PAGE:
A Far North Queensland grazier says three years after changing his cattle feed supplement, he is still seeking answers to how it ended up with toxic levels of an ingredient, monensin, which he blames for the death of 400 head of breeder cattle.
- John Foote says he lost hundreds of cattle in 2018 after changing cattle licks
- He says the analysis of product showed a toxic quantity of the ingredient monensin
Supplier Ridley strongly rejected allegation, says its testing disproved the claims
The series of events happened at at time when the John Foote was expanding and consolidating his cattle breeding and fattening operation.
After 20 years of toil in the cattle and plumbing game, prices were jumping, and it finally seemed he was getting ahead.
But within a year, that all changed. His cattle suddenly became sick and were dying, and calving rates in his herd dropped from a good average of 70 per cent to only 30.
“They were as poor as crows,” Mr Foote said.
Mr Foote put it down to the lick ration or animal nutrition supplement. He had just switched manufacturer and was adding an ingredient, rumensin, also known as monensin, commonly used around the world to improve growth and feed efficiency in beef and dairy cattle.
When an independent analysis showed monensin at up to 1740mg a kilogram — four times the recommended safe dosage — he felt the manufacturer, Ridley, had a clear case to answer.
Forced to sell part of land
He said was it depressing watching the quality of the cattle go back the way they did.
“They reckoned the tests we did were inconsistent, but we had photos of lick being poured into troughs, and the only thing inconsistent was what we were tipping out.
“It pretty much knocked the guts clean out of us,” Mr Foote said.
“Here we were pouring lick down their necks, and it was doing the wrong thing.”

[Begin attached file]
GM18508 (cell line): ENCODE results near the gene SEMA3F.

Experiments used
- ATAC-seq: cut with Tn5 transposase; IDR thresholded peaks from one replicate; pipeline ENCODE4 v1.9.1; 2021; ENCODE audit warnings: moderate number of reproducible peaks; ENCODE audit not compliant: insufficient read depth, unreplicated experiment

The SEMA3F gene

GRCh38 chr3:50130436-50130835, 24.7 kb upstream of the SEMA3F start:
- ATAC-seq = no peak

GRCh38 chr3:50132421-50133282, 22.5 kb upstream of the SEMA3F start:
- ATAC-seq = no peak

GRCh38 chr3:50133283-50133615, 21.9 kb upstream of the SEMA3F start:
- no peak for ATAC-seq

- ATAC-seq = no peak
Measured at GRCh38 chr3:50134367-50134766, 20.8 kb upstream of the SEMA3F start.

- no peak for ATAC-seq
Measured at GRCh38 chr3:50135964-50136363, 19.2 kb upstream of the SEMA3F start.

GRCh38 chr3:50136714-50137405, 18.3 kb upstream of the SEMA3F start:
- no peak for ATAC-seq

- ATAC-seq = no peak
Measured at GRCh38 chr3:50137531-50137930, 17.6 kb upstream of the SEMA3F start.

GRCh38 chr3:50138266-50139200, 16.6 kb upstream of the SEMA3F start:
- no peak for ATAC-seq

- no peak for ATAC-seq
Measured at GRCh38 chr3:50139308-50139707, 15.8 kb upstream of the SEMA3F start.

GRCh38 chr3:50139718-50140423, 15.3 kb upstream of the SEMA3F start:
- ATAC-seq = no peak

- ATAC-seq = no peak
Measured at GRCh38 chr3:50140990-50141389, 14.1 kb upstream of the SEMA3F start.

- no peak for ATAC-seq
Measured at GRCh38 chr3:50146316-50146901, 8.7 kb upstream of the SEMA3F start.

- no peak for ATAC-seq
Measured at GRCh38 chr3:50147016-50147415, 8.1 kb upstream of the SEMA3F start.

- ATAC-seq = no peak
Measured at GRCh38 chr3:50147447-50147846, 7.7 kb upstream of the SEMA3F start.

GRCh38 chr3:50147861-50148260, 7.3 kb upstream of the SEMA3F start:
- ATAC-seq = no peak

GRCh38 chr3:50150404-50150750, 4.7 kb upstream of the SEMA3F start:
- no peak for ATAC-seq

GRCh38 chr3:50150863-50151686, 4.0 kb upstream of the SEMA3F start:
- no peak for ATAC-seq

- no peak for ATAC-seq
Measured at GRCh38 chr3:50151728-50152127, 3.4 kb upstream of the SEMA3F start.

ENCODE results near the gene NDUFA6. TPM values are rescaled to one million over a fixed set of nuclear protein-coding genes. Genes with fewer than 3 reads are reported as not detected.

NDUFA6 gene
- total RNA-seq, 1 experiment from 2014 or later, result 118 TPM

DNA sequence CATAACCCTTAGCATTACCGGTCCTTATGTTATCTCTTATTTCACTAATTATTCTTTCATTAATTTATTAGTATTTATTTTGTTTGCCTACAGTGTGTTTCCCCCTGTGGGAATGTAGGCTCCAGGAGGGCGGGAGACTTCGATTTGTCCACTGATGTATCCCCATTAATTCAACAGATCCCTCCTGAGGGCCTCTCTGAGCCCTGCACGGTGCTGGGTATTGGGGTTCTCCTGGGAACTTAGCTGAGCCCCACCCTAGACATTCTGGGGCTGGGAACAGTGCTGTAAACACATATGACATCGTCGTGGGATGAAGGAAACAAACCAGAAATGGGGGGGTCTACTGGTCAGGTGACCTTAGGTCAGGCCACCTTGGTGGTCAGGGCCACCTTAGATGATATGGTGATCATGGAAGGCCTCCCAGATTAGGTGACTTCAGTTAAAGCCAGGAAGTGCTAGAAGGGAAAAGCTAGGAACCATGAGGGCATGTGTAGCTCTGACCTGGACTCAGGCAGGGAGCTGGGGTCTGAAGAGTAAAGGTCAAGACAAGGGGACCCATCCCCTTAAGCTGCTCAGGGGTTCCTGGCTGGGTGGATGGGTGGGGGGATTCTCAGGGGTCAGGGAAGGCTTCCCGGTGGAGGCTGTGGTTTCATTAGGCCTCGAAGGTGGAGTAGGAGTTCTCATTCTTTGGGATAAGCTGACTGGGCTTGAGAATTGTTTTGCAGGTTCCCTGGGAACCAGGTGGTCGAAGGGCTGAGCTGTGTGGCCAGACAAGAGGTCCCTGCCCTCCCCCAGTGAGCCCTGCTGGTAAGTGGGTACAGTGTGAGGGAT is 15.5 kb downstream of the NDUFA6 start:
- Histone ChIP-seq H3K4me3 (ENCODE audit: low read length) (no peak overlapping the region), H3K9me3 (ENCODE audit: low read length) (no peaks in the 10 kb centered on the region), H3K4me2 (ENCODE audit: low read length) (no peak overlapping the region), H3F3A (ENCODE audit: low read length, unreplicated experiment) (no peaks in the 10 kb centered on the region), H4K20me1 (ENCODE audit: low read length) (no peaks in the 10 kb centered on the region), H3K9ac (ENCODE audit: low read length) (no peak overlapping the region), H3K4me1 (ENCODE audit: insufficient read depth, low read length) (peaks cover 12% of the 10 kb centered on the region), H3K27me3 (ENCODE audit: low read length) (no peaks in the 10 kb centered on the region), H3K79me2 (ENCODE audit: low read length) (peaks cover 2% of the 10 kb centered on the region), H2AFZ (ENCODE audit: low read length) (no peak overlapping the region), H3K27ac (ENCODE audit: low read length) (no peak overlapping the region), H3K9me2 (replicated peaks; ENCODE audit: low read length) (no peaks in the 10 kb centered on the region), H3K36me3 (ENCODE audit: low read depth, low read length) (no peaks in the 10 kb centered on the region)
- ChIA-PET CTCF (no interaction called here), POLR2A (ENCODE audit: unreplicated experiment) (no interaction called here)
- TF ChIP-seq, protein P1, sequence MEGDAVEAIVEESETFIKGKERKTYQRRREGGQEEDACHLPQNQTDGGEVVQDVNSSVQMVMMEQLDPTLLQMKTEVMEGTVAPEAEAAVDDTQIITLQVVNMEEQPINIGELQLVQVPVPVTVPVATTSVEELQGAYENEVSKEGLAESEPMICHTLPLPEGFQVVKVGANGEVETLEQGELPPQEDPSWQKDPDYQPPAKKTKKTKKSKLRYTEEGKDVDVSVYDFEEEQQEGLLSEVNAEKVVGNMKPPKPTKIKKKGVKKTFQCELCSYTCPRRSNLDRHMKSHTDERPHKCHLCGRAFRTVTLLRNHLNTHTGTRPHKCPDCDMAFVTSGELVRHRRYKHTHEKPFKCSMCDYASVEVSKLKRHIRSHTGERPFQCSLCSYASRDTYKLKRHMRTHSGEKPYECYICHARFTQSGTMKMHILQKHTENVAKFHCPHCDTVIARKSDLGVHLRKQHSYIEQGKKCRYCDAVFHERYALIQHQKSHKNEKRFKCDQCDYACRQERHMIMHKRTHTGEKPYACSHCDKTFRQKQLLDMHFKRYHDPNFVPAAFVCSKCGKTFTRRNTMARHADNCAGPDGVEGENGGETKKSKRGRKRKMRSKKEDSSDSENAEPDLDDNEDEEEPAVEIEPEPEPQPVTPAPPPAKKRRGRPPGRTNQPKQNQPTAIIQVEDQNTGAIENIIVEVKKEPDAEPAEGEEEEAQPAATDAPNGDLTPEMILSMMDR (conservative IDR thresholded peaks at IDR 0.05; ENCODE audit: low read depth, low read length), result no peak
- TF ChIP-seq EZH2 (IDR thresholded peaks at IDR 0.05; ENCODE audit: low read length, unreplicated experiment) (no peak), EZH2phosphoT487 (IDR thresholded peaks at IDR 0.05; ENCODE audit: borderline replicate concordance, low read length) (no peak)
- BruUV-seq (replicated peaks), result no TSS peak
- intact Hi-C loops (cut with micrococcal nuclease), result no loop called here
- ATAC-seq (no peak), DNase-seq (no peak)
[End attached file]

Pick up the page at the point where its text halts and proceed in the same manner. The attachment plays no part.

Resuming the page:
Overall, Mr Foote estimated he lost 400 breeders and as many calves and weaners as a result of the poor condition of their mothers over a 12–18-month period.
The forced sale of the family’s recently acquired coastal fattening block was the only thing that saved him from financial ruin.
Ridley refutes claims
Ridley strenuously refuted claims its product was responsible for cattle deaths on Mr Foote’s property by way of monensin toxicity.
Ridley said Mr Foote’s claims were fully, thoroughly and immediately investigated in 2018; and that its own subsequent analysis showed monensin in all samples taken from the property were within the specified tolerance levels.
“Ridley recognises the impact the cattle deaths have had on Mr Foote’s business and at the time, repeatedly requested he engage a vet to determine the cause of these deaths, including identifying other potential contributing factors.”
Mr Foote said a Ridley representative who visited the property told him repeatedly there was nothing wrong with the lick and instead blamed dry conditions, poor pastures and a poisonous woody shrub known as heart-leaf.
‘Lick wasn’t the right brew’
“It still comes back to the analysis.
“The manufacturers of Rumensin tell you the maximum intake is 300mg, that stuff was 1,700.”
Mr Foote said neither the manufacturer, supplier, nor Stockfeed Manufacturers’ Council of Australia would agree to do another test of the product still stored under plastic in his shed, despite rejecting his own independent analysis.
“With our circumstances, 12 months ago, it would’ve been really good to sort it out and get some form of compensation, so we didn’t have to sell our other place, but now, we’re sort of back on top of things, and we’ve moving on.
“You’d like to think it’s not going to happen to anyone else,” he said.
‘Within tolerance levels’
Ridley declined to be interviewed but, in a statement said samples of the unused products collected from the Foote property were analysed by an accredited independent laboratory and the levels of monensin in all samples tested were found to be within the specified tolerance levels.
The ABC has asked Ridley for the results of its own analysis, but the company refused.
The Stockfeed Manufacturers’ Council of Australia also declined to be interviewed.